ELKO — By all accounts, it’s going to take some time for the public to get used to the U.S. Forest Service’s motor vehicle use maps.
The maps — which were recently released for the Mountain City, Jarbidge and Ruby Mountain districts and are available at district offices and online — are a tool designed to instruct land users which roads are open to the public.
The Forest Service changed policy in 2005 from being open to motorized travel unless marked otherwise to being closed to motorized travel except on designated roads.
The process of collecting public comment and cataloguing more than 1,990 miles of roads delayed the release of the maps.
Although the maps are in print, the Forest Service is asking for continual feedback. Comment sheets are available at the district offices, according to District Ranger Wendy Fuell.
“We’re collecting all the comments and we know that with the motor vehicle use maps, there’s going to be some errors and things we need to correct. Our ultimate goal is to make them more public-friendly,” Fuell said.
The black-and-white maps come in large, loose five-page sheets. The front page includes an overview of the district and a legend. Subsequent pages depict smaller areas within the district in greater detail.
The map style is standard for all national forests, according to Fuell. Closed roads won’t be marked or obstructed, according to Deputy District Ranger Matt Boisseau.
Some residents, though, are concerned that the maps will cause more confusion than clarification.
“The maps are intended to show what roads are open or closed. Unfortunately, they don’t provide the user enough information to see where they’re at,” said Assistant County Manager Randy Brown.
Having lived in northeastern Nevada for many years, Brown said he’s done a lot of outdoor recreation, and even he’s had a difficult time reading the maps. He suspects visitors or novices will struggle immensely.
“To try to determine whether they’re on the right road or wrong road, it’s next to impossible,” he said. “(The maps) look like a bunch of squiggly lines on a piece of paper. There’s not enough information where you are in relation to the map.”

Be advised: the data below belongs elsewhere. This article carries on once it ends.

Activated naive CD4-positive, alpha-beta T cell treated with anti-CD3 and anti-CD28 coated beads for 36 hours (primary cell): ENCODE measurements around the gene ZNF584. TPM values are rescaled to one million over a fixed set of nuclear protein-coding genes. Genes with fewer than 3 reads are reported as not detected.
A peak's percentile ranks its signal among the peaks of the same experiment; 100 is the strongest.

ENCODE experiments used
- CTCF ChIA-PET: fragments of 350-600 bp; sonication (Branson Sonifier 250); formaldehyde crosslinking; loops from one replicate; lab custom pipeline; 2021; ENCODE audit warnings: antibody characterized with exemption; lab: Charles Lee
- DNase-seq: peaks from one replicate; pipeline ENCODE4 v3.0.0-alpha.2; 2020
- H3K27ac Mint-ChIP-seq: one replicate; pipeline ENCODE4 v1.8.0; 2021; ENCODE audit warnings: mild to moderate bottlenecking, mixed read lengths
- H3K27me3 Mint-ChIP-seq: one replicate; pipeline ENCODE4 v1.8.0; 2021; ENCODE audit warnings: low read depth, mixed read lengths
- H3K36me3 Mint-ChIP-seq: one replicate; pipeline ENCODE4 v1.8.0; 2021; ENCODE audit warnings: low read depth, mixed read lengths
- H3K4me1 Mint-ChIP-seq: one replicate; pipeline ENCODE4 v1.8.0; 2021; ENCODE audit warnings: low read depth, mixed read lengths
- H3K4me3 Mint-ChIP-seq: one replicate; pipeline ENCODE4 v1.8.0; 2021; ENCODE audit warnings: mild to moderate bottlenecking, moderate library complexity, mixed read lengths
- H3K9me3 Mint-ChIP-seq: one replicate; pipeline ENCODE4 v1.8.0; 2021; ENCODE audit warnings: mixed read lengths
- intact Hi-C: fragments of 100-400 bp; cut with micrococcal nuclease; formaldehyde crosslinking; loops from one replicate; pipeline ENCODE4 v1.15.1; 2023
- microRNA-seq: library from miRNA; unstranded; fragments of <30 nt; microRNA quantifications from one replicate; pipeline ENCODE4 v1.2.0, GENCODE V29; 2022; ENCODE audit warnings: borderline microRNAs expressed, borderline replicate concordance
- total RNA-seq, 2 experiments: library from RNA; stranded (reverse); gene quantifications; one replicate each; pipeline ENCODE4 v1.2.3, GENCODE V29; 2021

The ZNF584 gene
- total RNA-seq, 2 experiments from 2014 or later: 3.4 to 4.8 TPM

Fuell said the lack of landmarks is an issue that many people have raised.
“There’s not a whole lot of distinguishing features. You don’t see your creeks, you don’t see your mountain peaks,” she said.
That’s because the maps serve a specific but limited purpose: to show the public which roads are open and when they are open.
They aren’t designed to be stand-alone, Boisseau said.
The public is encouraged to use the motor vehicle travel maps in conjunction with Forest Visitor maps — which can be purchased at district offices for $10 apiece — wilderness maps or topographic maps of the area.
Elko County Manager Rob Stokes is skeptical of a dual-map system, however.
“To take that map plus another map and combine the both of them, it still might cause some problems,” he said. “First, I don’t think most people will do that. And second, it might still be confusing.”
Larry Hyslop, Great Basin College instructor and author of numerous hiking guides, shared Stokes’ sentiment.
“You have to have this map plus a regular Forest Service map because this doesn’t show a lot of features and topography,” he said. “It seems it’s going to be pretty hard for people.”
Commissioner Charlie Myers said he spent time on public land Saturday and noticed hardwood signs are being replaced by Carsonite markers to conform with road numbers on the maps.
He said he’s concerned the new signs will be difficult for travelers to use to determine their locations. Fuell said about 75 percent of the roads had been marked with signs as of Tuesday.
Hyslop also said he would find it more helpful if the maps marked which roads are closed, as opposed to leaving them off altogether.
Commissioner Grant Gerber criticized the maps, calling them hard to read and hard to understand. Gerber also criticized the Forest Service’s plan to close a portion of the roads and eliminate all off-road travel except a half-mile elk retrieval exception that is permissible between 9 a.m. and 3 p.m., once a year.
“It’s nothing more than a joke,” he said. “… This tightening and eliminating of roads and off-road use is, in my opinion, the final act by the Forest Service to eliminate economic use of the National Forest.”
The Forest Service is inviting the public to share their comments, Fuell said. Ideas will be compiled and analyzed with a goal of updating the maps as needed.